Recent claims of Muslim Brotherhood (MB) leaders Maḥmūd ‘Izat and Sa’d al-Husīnī, to turn Egypt into a purely Islamic state, frightened liberals and Copts alike. The article at hand discusses to which extent such fears are legitimized. After all, MB senior officials like Mohamed al-Biltāgī emphasize the MB’s democratic and peaceful character. In an attempt to analyze the credibility of such pro-democratic statements, journalist ‘Alā Qudūs takes a look outside of Egypt and reports on views and opinions of US professors and researchers.
A conference was held in Cairo on 10 April 2011 by the Coalition of Women's Organizations, a non-governmental group.
The purpose was to stress the importance of the role of women in democracy building.
At the conference Bothaina Kamel, a well-known TV host, stressed that a woman is capable of being president.
However, she found that the agenda of women's organizations is rarely unified and that there is no common strategic approach.
A meeting sponsored by the Anna Lindh foundation and the United Nations Alliance of Civilizations was just held on 6 April 2011 at the headquarters of the Arab League. It is part of a forum seeking to explore how Arab-West relations could be built differently in the next decade, taking into account the transformations in the region.
The forum brings together around 150 opinion leaders, journalists and civil society representatives. 6 April's meeting featured speeches by such high profile people as 'Amr Mūsá.
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Kamāl al-Hilbāwī, a prominent Muslim Brotherhood member, urged Egyptian Islamists to join hands and adopt moderate Islam in order to shape a bright future for their country.
Hilbāwī said salafists should never insult other factions and the Brotherhood should not deny other Egyptians their right to express their opinions.
The secularists, Hilbāwī added, should also stop criticizing Islamists.
Meanwhile, al-Jamā'ah al-Islāmīyah also said it would join demonstrations (against the country's provisional military leadership) Friday, April 8 – a step that could reinvigorate a revolutionary movement damped since protests ousted President Hosnī Mubārak.
Business tycoon Naguib Sawiris, a Coptic Christian, said yesterday he would accept a Muslim president for Egypt, on the condition that he would be committed to “values of justice, and equality between a Muslim and a Christian, and between a man and a woman”. He added that he rejected a Christian president for the 'sensitivities' this would raise in the predominantly Muslim country.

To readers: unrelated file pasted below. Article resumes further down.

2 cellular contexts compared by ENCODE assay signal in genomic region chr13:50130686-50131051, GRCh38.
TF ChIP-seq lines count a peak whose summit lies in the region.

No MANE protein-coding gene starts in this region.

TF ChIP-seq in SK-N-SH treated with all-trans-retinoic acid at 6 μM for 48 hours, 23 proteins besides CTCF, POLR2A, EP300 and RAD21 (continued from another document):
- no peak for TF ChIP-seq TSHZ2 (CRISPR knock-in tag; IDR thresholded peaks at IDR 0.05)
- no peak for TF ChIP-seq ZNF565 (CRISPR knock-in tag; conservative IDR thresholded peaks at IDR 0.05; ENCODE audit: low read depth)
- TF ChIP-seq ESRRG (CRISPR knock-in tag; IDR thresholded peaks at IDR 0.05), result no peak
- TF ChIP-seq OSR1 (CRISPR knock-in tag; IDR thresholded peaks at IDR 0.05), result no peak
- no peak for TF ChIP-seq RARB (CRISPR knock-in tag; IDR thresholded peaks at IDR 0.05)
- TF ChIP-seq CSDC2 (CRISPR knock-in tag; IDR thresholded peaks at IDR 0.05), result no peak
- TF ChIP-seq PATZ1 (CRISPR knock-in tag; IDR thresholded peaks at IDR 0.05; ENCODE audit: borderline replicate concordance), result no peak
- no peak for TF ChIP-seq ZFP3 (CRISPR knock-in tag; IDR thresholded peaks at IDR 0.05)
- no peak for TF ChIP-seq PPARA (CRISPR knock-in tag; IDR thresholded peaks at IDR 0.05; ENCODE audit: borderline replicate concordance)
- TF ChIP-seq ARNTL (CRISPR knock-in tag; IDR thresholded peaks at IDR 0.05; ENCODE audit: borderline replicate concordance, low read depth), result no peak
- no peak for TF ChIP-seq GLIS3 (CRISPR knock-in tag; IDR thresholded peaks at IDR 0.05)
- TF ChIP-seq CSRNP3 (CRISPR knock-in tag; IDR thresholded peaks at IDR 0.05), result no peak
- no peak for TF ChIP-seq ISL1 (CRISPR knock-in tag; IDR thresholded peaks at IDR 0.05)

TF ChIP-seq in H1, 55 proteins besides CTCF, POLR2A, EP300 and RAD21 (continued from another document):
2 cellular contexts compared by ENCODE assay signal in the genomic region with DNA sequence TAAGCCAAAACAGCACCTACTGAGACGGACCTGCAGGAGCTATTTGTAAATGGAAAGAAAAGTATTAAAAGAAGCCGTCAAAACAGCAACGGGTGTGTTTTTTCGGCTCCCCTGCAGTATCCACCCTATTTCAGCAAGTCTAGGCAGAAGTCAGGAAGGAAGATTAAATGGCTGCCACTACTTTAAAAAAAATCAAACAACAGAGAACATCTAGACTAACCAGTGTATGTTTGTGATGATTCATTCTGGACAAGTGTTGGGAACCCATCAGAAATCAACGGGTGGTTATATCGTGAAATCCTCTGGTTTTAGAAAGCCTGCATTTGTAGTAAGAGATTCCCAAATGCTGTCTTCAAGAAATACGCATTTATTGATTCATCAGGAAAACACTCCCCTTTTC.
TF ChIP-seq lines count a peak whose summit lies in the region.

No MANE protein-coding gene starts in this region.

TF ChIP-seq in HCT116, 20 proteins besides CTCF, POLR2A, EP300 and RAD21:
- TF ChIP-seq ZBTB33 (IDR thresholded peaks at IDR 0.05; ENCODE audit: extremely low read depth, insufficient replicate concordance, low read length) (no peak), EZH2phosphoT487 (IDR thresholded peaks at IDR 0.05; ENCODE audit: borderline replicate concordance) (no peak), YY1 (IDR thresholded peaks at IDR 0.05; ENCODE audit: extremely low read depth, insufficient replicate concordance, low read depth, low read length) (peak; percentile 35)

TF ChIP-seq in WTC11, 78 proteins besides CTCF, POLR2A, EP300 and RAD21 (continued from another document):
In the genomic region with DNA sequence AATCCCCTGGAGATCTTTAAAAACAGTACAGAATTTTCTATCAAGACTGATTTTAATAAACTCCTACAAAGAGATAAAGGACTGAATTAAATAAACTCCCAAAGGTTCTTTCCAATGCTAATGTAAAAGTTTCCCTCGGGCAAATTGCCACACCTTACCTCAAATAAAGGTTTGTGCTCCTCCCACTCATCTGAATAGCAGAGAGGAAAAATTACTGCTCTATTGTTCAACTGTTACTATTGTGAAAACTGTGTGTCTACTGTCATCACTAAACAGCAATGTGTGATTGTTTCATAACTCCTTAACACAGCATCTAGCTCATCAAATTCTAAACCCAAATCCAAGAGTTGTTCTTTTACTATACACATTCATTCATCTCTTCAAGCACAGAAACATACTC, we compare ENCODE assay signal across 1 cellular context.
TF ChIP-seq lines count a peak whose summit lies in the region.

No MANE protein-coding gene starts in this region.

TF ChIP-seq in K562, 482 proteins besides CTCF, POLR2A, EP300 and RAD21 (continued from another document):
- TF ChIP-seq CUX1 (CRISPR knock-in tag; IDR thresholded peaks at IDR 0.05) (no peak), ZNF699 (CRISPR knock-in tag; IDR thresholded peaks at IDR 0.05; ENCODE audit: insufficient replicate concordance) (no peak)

Muftī of the Republic Sheikh ‘Alī Jum’ah contributed an article to The New York Times on April 3 in which he commented on the political situation in post-revolution Egypt. Jum’ah highlighted the role of religion in political life.
According to Jum’ah, Egypt's religious tradition is anchored in a moderate, tolerant view of Islam. It is inevitable that Islam will have a place in the Egyptian democratic political order. This should not be a cause of alarm.
The salafīs do not seem ready to tolerate anyone who might question their ideas. They seem to be determined to take the law into their own hands to compel moderate Muslims and non-Muslims to feign appreciation for their dogmatic ideas.
Egyptian political prisoners in Israeli jails have contacted the Muslim Brotherhood at home, asking for their help to have them released.
In a message that found its way to the Palestinian Ministry of Detainees' Affairs and was published by the Ma'an news agency Saturday, the Egyptian prisoners said that successive governments at home had neglected their cause and never sought their release.
They urged the Muslim Brotherhood to intervene with the authorities in Egypt, in order to secure their freedom.
In the wake of the Egyptian revolution, calls have been made to enable Al-Azhar scholars to select the Grand Sheikh of the institution. Ahmed el-Tayyeb, the incumbent Grand Sheikh of Al-Azhar, has some reservations. They include violations that marred recent legislative polls and the existence of a political Islam. However, scholars believe it is impossible to achieve financial independence from the State, given Al-Azhar's current low financial resources. They say that separation from the State can backfire.
Muslims will face an LE10 fine if their cell phones ring during prayers at a Giza mosque, which is popular with al-'Ayāt town residents, the local media reported on March 30.
The fines will be used for upgrading the government-run mosque, which has become the first mobile-free place of worship in Egypt.
According to the local imam, the mosque is a sacred place of worship which must be respected and glorified.